Leiden is a historical city that was once home to a few famous scientists such as Willem de Sitter, Jan Oort, Heike Kamerling Onnes, Willebrord Snell, and many more. Due to this history of attracting brilliant minds, foreign scientists often ventured to Leiden to share notes and discuss their findings. Albert Einstein was one such scientist, having visited Leiden several times over the course of his academic career. Einstein even assumed the role of professor of theoretical physics at Leiden University.
Einstein is one of the most famous minds in history. Because of this, many objects associated with physicists and his lore are considered priceless artifacts, such as Einstien’s blackboard and sink. An old observational chair at Leiden Observatory is known as the “Einstein Chair” as it was the physicist’s usual seat when he visited his friend Willem De Sitter to discuss cosmology.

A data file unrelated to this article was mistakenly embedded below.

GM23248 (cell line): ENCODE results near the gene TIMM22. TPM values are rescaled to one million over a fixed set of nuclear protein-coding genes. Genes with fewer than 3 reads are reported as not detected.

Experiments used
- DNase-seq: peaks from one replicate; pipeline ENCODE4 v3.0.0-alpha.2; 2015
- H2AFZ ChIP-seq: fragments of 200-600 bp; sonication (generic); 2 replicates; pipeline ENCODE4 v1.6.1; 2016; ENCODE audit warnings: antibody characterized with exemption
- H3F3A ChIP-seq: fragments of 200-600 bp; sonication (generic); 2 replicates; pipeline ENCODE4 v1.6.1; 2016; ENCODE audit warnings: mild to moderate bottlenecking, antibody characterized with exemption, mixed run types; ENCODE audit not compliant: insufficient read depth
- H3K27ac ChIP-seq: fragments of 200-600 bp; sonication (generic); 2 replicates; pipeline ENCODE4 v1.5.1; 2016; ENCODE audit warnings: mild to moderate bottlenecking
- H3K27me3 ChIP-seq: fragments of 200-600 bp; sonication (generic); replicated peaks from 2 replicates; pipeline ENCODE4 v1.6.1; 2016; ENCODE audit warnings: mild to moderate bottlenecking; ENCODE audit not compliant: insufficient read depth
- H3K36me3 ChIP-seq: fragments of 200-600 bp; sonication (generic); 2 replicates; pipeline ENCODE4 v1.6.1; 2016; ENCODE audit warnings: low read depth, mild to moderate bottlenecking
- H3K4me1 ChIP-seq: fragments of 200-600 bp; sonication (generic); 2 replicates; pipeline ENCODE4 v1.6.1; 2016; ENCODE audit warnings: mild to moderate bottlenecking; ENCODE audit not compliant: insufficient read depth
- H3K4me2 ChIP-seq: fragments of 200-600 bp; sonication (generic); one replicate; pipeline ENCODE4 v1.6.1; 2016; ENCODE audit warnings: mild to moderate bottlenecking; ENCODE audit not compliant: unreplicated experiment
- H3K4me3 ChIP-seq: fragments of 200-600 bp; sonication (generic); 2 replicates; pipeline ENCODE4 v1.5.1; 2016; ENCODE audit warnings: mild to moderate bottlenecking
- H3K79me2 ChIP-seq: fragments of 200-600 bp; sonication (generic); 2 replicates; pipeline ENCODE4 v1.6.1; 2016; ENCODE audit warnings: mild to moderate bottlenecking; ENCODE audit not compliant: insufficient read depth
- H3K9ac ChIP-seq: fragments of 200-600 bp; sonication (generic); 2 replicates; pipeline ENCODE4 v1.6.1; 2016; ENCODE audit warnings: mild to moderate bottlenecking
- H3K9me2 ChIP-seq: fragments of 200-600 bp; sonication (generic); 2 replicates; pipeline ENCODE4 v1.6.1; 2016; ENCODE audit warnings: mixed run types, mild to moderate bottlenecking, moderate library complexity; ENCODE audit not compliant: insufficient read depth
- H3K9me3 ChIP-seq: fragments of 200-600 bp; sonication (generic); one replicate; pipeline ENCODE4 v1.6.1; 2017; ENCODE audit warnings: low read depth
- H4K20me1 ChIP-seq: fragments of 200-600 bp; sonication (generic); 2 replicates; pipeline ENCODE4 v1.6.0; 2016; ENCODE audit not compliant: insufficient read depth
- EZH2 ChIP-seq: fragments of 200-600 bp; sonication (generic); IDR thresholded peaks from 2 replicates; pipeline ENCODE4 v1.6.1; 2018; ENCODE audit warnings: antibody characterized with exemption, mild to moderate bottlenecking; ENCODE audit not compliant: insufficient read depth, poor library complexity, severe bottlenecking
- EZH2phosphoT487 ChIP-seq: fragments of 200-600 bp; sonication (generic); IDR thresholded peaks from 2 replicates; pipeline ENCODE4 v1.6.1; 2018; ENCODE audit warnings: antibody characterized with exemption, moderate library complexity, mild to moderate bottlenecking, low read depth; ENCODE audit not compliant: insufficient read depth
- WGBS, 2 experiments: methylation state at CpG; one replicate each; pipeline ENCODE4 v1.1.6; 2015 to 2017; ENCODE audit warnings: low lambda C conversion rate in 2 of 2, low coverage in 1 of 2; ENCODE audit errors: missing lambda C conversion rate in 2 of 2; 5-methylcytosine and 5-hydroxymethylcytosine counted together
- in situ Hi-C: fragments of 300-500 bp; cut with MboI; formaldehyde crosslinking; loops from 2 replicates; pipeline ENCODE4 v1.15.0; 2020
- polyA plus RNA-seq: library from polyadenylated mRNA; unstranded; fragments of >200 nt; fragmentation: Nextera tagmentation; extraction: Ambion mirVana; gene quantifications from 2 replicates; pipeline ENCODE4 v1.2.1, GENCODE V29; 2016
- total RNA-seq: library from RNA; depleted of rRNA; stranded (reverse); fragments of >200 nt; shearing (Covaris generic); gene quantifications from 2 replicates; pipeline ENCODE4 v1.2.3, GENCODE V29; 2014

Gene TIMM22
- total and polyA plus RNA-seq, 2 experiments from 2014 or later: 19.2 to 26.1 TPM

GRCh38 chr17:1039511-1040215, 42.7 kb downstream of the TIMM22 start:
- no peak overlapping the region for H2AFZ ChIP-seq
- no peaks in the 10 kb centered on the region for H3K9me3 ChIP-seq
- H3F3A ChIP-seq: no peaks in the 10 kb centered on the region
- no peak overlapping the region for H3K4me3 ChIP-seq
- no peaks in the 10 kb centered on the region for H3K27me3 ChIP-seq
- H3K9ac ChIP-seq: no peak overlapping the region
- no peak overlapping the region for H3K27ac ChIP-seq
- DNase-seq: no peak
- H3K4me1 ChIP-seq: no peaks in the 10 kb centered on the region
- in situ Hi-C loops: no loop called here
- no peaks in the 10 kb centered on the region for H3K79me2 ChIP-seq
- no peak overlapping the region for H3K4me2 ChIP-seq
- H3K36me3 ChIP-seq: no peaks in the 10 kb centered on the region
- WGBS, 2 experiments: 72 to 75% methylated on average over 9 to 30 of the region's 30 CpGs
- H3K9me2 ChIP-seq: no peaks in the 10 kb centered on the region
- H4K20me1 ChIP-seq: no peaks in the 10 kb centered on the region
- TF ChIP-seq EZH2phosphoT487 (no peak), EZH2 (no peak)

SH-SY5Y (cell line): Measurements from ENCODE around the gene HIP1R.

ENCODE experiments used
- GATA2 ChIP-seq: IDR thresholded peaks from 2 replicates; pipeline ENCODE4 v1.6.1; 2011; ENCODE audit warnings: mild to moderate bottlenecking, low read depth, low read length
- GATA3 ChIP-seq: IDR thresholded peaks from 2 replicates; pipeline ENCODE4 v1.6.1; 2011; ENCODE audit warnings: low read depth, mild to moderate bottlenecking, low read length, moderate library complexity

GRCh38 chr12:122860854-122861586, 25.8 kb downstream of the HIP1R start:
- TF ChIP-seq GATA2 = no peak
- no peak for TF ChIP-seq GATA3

Although Einstein was not an astronomer, nor did he professionally observe the skies, he still had a huge interest in the observatory’s instruments and what could be studied through them. This is how he ended up in the large dome of the Repsold Refractor.
Today, the chair is a popular stop during tours of the building. Visitors often take photos in the chair and it was even featured on live television once.
Know Before You Go
The chair can be seen during tours of the building or during open days. See the website for information on both.